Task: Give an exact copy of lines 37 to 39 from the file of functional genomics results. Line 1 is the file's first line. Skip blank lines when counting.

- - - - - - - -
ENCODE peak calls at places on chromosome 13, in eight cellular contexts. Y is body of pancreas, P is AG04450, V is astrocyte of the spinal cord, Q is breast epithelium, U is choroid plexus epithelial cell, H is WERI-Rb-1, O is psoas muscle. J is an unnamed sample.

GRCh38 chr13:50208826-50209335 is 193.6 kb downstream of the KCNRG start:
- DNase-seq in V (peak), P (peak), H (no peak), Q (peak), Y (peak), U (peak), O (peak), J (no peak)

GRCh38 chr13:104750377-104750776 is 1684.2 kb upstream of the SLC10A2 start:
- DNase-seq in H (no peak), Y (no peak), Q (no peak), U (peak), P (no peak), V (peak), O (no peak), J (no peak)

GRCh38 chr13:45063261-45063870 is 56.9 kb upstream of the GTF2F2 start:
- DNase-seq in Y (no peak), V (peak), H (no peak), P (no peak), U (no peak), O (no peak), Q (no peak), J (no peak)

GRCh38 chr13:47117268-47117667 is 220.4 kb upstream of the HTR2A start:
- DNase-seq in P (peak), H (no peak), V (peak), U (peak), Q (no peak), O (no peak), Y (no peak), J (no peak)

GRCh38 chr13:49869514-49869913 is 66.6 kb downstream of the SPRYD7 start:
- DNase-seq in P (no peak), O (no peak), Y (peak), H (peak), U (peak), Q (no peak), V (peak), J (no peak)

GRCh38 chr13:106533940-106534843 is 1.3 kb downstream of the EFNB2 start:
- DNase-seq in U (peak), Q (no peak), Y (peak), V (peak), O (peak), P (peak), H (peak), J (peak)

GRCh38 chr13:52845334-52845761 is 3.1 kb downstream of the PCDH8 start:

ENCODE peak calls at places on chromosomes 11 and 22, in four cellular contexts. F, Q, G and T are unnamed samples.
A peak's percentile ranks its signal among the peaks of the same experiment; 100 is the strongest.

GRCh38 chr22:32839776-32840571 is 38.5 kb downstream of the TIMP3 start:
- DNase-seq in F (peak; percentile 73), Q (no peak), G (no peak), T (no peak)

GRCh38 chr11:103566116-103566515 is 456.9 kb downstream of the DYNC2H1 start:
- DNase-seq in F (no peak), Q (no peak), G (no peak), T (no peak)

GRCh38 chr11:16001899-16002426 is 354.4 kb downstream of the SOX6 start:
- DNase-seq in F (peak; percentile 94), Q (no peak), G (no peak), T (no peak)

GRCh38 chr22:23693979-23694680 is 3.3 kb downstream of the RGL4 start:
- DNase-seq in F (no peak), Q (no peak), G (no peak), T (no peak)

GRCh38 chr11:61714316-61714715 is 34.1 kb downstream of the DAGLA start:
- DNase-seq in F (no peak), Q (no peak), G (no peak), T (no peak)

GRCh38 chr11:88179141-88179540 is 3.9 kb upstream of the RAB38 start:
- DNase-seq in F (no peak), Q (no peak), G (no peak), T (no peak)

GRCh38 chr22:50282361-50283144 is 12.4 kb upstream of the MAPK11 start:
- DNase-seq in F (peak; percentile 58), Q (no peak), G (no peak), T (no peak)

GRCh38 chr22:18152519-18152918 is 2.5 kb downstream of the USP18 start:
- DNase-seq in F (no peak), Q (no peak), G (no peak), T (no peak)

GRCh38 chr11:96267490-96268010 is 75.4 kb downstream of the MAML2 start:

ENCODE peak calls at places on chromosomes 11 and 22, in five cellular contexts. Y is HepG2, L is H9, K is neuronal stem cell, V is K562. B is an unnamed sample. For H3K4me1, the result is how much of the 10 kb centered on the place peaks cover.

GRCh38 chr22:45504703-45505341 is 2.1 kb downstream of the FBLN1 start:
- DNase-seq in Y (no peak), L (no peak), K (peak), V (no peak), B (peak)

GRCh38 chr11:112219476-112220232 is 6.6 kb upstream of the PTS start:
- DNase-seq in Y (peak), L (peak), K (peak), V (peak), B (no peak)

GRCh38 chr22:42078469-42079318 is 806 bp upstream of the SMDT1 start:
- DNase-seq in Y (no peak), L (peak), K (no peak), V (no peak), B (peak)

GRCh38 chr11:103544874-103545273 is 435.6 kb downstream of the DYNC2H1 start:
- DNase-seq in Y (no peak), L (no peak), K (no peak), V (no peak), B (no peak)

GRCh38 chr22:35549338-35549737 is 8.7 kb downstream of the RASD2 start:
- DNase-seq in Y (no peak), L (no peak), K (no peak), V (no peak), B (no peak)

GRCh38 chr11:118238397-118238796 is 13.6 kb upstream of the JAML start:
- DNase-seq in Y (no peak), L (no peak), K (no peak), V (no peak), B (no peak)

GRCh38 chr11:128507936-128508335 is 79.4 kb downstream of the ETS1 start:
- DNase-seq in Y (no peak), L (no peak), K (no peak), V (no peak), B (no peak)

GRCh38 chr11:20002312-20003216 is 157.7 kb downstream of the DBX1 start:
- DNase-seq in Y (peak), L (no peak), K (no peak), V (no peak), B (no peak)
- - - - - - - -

GRCh38 chr11:112219476-112220232 is 6.6 kb upstream of the PTS start:
- DNase-seq in Y (peak), L (peak), K (peak), V (peak), B (no peak)

GRCh38 chr22:42078469-42079318 is 806 bp upstream of the SMDT1 start: